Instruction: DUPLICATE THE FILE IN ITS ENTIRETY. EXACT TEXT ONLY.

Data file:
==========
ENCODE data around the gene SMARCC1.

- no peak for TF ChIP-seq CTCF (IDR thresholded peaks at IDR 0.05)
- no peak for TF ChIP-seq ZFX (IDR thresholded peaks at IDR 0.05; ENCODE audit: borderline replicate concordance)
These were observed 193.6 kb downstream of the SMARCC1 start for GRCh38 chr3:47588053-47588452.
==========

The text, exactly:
ENCODE data around the gene SMARCC1.

- no peak for TF ChIP-seq CTCF (IDR thresholded peaks at IDR 0.05)
- no peak for TF ChIP-seq ZFX (IDR thresholded peaks at IDR 0.05; ENCODE audit: borderline replicate concordance)
These were observed 193.6 kb downstream of the SMARCC1 start for GRCh38 chr3:47588053-47588452.